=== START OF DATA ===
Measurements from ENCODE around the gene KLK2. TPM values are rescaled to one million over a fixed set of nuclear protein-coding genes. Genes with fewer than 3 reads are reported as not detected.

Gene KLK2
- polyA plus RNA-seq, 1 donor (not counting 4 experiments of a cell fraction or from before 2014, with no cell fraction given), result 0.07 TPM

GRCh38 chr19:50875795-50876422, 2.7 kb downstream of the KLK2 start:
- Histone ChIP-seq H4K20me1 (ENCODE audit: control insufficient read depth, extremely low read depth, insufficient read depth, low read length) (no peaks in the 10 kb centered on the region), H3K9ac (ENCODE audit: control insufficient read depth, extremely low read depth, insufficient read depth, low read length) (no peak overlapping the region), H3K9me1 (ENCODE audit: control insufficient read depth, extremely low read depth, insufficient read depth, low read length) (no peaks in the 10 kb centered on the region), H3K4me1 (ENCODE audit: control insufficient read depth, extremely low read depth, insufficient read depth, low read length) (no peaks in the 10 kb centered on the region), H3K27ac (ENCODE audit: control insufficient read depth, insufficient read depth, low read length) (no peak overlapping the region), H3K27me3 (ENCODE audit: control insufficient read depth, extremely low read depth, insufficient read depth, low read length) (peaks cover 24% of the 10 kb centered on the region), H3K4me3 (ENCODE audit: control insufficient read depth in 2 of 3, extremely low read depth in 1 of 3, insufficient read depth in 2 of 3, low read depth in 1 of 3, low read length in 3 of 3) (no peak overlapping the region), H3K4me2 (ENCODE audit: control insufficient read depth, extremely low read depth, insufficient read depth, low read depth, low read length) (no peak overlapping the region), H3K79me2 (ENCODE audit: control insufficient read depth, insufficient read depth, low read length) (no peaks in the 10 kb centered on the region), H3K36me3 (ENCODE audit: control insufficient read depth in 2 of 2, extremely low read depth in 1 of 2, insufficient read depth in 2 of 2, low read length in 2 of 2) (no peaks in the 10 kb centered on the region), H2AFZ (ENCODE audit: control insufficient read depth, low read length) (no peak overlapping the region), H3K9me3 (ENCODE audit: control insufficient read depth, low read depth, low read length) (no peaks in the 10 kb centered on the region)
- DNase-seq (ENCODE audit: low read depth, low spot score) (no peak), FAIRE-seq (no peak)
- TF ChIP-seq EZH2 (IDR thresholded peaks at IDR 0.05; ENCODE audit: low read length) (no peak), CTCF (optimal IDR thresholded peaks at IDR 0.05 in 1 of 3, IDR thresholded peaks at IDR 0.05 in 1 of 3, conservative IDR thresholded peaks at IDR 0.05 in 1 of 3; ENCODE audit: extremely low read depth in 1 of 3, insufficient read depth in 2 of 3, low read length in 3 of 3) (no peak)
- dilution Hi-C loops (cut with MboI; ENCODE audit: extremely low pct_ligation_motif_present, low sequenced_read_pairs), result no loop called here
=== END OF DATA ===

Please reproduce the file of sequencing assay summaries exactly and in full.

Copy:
Measurements from ENCODE around the gene KLK2. TPM values are rescaled to one million over a fixed set of nuclear protein-coding genes. Genes with fewer than 3 reads are reported as not detected.

Gene KLK2
- polyA plus RNA-seq, 1 donor (not counting 4 experiments of a cell fraction or from before 2014, with no cell fraction given), result 0.07 TPM

GRCh38 chr19:50875795-50876422, 2.7 kb downstream of the KLK2 start:
- Histone ChIP-seq H4K20me1 (ENCODE audit: control insufficient read depth, extremely low read depth, insufficient read depth, low read length) (no peaks in the 10 kb centered on the region), H3K9ac (ENCODE audit: control insufficient read depth, extremely low read depth, insufficient read depth, low read length) (no peak overlapping the region), H3K9me1 (ENCODE audit: control insufficient read depth, extremely low read depth, insufficient read depth, low read length) (no peaks in the 10 kb centered on the region), H3K4me1 (ENCODE audit: control insufficient read depth, extremely low read depth, insufficient read depth, low read length) (no peaks in the 10 kb centered on the region), H3K27ac (ENCODE audit: control insufficient read depth, insufficient read depth, low read length) (no peak overlapping the region), H3K27me3 (ENCODE audit: control insufficient read depth, extremely low read depth, insufficient read depth, low read length) (peaks cover 24% of the 10 kb centered on the region), H3K4me3 (ENCODE audit: control insufficient read depth in 2 of 3, extremely low read depth in 1 of 3, insufficient read depth in 2 of 3, low read depth in 1 of 3, low read length in 3 of 3) (no peak overlapping the region), H3K4me2 (ENCODE audit: control insufficient read depth, extremely low read depth, insufficient read depth, low read depth, low read length) (no peak overlapping the region), H3K79me2 (ENCODE audit: control insufficient read depth, insufficient read depth, low read length) (no peaks in the 10 kb centered on the region), H3K36me3 (ENCODE audit: control insufficient read depth in 2 of 2, extremely low read depth in 1 of 2, insufficient read depth in 2 of 2, low read length in 2 of 2) (no peaks in the 10 kb centered on the region), H2AFZ (ENCODE audit: control insufficient read depth, low read length) (no peak overlapping the region), H3K9me3 (ENCODE audit: control insufficient read depth, low read depth, low read length) (no peaks in the 10 kb centered on the region)
- DNase-seq (ENCODE audit: low read depth, low spot score) (no peak), FAIRE-seq (no peak)
- TF ChIP-seq EZH2 (IDR thresholded peaks at IDR 0.05; ENCODE audit: low read length) (no peak), CTCF (optimal IDR thresholded peaks at IDR 0.05 in 1 of 3, IDR thresholded peaks at IDR 0.05 in 1 of 3, conservative IDR thresholded peaks at IDR 0.05 in 1 of 3; ENCODE audit: extremely low read depth in 1 of 3, insufficient read depth in 2 of 3, low read length in 3 of 3) (no peak)
- dilution Hi-C loops (cut with MboI; ENCODE audit: extremely low pct_ligation_motif_present, low sequenced_read_pairs), result no loop called here